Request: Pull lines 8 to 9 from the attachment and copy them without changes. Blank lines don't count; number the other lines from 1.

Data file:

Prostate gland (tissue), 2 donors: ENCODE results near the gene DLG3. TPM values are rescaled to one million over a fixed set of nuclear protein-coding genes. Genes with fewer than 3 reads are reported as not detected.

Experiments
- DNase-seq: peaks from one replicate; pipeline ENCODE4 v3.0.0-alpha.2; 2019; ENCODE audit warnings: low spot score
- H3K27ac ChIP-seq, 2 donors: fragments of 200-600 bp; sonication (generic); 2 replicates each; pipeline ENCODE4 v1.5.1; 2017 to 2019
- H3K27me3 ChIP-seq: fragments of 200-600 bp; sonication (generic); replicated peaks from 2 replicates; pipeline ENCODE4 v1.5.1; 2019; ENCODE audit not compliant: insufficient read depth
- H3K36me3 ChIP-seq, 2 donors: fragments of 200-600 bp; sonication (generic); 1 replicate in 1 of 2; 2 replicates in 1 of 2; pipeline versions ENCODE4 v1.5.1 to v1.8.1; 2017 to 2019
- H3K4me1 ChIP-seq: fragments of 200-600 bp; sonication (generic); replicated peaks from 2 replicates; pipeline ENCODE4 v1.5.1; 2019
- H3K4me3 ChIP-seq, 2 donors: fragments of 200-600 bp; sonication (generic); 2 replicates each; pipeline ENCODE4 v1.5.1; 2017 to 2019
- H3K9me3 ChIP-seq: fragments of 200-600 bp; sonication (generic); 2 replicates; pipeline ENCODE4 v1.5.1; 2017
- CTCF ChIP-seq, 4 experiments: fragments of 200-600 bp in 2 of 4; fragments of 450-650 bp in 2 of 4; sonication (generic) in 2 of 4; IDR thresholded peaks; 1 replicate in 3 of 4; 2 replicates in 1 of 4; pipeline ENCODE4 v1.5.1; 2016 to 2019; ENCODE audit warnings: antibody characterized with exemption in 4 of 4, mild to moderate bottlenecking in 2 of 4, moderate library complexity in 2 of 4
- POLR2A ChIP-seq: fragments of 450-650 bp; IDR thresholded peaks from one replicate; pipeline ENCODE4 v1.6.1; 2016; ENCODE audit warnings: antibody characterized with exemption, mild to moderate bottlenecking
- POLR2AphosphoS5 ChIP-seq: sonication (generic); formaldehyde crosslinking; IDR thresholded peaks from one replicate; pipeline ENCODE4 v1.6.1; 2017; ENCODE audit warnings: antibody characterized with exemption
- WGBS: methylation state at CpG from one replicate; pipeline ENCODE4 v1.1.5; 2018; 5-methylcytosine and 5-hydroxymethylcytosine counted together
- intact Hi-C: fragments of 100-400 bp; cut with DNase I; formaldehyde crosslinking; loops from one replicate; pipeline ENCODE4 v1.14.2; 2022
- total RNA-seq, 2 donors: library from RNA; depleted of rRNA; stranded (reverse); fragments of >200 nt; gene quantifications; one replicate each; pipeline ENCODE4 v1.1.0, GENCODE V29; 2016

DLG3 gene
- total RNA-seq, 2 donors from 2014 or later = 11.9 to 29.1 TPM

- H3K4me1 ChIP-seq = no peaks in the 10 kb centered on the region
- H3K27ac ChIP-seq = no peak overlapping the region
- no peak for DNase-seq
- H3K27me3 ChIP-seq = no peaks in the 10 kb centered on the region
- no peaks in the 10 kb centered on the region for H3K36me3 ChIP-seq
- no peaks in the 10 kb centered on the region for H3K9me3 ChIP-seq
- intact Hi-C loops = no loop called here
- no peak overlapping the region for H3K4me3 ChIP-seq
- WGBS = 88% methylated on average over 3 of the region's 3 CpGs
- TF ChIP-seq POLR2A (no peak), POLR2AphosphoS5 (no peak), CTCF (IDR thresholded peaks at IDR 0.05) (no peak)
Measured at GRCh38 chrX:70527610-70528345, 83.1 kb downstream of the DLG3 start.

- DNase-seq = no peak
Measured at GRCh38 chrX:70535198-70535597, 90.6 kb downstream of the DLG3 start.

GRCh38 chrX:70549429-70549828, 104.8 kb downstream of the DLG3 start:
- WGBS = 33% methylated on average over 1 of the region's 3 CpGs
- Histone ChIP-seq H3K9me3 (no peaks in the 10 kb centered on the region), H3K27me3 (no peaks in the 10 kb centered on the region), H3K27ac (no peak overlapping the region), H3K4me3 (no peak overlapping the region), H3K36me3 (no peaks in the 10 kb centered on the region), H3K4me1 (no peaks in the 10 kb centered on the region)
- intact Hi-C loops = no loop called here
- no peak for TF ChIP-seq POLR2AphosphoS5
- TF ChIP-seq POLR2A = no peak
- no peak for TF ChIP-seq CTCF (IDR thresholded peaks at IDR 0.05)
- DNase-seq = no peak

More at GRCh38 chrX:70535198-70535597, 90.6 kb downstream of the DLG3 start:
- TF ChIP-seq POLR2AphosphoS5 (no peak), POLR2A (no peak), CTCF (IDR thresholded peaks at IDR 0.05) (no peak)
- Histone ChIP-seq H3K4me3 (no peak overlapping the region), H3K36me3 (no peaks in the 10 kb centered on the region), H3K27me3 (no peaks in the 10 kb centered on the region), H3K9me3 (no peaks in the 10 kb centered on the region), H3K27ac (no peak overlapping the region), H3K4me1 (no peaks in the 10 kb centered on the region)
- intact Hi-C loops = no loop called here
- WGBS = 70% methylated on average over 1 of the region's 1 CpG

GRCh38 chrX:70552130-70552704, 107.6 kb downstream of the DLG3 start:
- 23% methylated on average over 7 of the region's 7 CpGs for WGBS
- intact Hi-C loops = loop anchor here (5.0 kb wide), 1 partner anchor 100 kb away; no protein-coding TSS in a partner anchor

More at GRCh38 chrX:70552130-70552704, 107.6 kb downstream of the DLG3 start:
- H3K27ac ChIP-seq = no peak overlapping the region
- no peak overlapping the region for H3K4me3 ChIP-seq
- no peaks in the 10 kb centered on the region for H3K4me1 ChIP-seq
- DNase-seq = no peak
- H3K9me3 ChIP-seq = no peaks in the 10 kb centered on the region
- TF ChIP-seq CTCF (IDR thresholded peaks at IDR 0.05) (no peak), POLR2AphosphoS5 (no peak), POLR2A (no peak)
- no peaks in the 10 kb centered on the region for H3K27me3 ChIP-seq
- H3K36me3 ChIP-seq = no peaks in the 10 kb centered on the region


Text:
- H3K4me3 ChIP-seq, 2 donors: fragments of 200-600 bp; sonication (generic); 2 replicates each; pipeline ENCODE4 v1.5.1; 2017 to 2019
- H3K9me3 ChIP-seq: fragments of 200-600 bp; sonication (generic); 2 replicates; pipeline ENCODE4 v1.5.1; 2017